Those of you who follow me on Instagram know that I’ve been recently waylaid by a rather unfortunate run-in with a bit of black walnut-shell. In perhaps the most unkindest cut of all, the blow was delivered by one of my beloved post-Thanksgiving turkey sammiches. (I knew The Fates could be cruel but who knew they had a taste for irony, as well?) The resultant series of appointments meant that I’ve not been around WordPress very much of late. Although there’s more work to be done, I’m happy to say that the worst of the ordeal is now behind me. I’ll be back at 100% before you know it but, please, I’m begging you, no more jokes about whistling merry Christmas.
Neither of today’s dishes — I wouldn’t really call them recipes — are in any way complicated or difficult to prepare. Given my current situation, they are just what the dentists ordered. In my mind, however, both are closely tied to the upcoming holidays. The first, red snapper, was a favorite of my Dad. It’s also my last post before Christmas Eve and I’ve a tradition of offering a seafood dish for those preparing a Feast of the Seven Fishes. The second dish shared today, roasted chestnuts, was the very last Mom served on the holidays.
I’ve wanted to post a red snapper recipe for some time but it’s a little complicated. You see, snapper is endangered depending upon where and how it’s harvested. If caught by hook and line in the Gulf of Mexico, it’s OK to purchase. Red snapper caught in the South Atlantic, however, should be avoided. Ruby snapper — its Hawaiian cousin — is OK to purchase. (Source: Monterey Bay Aquarium Seafood Watch). I’ve often seen red snapper for sale but, as a rule of thumb, if the monger cannot tell me where or how a fish is caught, I choose another fish or, in some cases, another monger. Over the years, I’ve passed up a lot of red snapper. That’s not so complicated. Well, stay with me.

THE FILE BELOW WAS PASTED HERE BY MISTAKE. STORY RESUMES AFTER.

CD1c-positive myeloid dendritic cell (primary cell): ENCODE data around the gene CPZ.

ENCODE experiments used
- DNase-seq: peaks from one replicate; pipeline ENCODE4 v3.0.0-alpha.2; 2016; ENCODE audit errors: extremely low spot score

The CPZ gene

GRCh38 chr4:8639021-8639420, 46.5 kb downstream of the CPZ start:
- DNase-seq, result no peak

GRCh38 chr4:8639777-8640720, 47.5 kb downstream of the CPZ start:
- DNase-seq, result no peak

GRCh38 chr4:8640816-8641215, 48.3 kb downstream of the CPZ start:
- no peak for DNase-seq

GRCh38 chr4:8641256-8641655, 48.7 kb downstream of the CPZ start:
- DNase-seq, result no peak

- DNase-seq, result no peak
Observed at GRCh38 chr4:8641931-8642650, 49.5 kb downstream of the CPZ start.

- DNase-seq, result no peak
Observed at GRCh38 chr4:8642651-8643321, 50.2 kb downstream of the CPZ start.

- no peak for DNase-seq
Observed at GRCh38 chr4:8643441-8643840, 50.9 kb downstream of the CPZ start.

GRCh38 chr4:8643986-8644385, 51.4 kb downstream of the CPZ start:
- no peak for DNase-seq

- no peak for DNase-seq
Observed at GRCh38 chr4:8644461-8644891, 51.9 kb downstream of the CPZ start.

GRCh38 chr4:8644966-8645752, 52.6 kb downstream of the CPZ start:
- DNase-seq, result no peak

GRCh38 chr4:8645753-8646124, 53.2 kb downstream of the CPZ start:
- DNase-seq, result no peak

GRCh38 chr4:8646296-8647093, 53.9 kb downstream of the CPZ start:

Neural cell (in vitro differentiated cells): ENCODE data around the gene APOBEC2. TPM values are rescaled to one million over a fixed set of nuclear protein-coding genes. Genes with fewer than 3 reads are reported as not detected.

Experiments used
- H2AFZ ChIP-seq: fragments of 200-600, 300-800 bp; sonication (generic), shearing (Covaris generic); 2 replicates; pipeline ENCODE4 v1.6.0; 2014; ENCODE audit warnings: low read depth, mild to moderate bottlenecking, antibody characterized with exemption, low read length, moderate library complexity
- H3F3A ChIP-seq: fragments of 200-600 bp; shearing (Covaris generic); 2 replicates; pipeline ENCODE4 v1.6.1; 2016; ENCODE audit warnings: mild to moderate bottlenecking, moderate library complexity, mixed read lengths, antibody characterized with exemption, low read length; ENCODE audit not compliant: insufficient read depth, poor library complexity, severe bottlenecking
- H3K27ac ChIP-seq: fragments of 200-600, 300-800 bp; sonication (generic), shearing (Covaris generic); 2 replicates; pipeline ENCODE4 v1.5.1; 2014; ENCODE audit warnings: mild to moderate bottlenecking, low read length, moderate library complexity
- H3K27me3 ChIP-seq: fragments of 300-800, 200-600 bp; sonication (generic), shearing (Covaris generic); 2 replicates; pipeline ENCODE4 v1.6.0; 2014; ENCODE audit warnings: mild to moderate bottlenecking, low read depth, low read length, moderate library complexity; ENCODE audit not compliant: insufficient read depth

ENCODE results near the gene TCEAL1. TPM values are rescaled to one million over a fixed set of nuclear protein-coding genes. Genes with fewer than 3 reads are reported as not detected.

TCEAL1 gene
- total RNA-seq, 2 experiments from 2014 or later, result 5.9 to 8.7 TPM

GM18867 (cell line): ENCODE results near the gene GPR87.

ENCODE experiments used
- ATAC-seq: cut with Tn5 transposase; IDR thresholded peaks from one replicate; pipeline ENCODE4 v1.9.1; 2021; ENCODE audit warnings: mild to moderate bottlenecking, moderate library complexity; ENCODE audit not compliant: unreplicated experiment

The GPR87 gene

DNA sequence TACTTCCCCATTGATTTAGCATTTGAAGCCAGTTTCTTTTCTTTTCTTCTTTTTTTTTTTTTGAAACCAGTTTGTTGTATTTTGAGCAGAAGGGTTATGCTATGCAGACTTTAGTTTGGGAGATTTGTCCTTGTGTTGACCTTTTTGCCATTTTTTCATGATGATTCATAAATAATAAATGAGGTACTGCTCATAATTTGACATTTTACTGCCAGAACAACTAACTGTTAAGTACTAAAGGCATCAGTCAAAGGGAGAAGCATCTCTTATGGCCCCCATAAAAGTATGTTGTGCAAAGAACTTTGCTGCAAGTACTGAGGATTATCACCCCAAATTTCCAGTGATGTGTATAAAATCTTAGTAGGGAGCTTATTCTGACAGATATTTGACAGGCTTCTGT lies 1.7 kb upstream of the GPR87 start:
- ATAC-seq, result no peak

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Recently, my fish monger had fresh red snapper and I eagerly bought 2 fillets, one to be grilled that night and the second to be prepared the following night. See the opening photo? That’s proof that I actually grilled red snapper. Unfortunately, it’s the only photo that I have because moments later my grill ran out of propane. I finished cooking the fillet on a grill pan.
That was a Friday 2 weeks ago. The following day, Saturday, we were hit with a snowstorm.(We’ve had snow on each of the past 3 weekends with more expected tomorrow.) I spent my day pushing the snow off of the walkways. For some reason, replacing my grill’s propane tank never crossed my mind — until dinner time. That’s when I made an executive decision. I wasn’t going anywhere and fired up the grill pan, instead.
Complications aside, this is about the easiest preparation for a dish that I’ve ever posted. It’s not so much the fish but the memories that go along with it. Yes, it was Dad’s favorite fish but he wanted it grilled. No matter the season, no matter the weather, if red snapper fillets were on the menu that night, Dad was at the barbecue getting the grill ready.
As I’ve mentioned in other posts, our barbecue was made of brick and built by Grandpa in the late1950s. Mention that barbecue and In my mind’s eye, I see Dad standing before it, preparing our main course. Once, during a summer storm, Dad was wearing a trench coat over a pair of shorts, his bare legs extending beyond the coat’s hem. His right hand was tending our meal while his left hand struggled to maintain control of the wind-whipped umbrella. Now that’s dedication.
Although I can’t say for certain what he was grilling on that foul weather day, it would be a pretty good bet to say that it was red snapper. That’s how much he enjoyed grilled red snapper fillets! I do, too, maybe not to that extent but I do enjoy red snapper when grilled.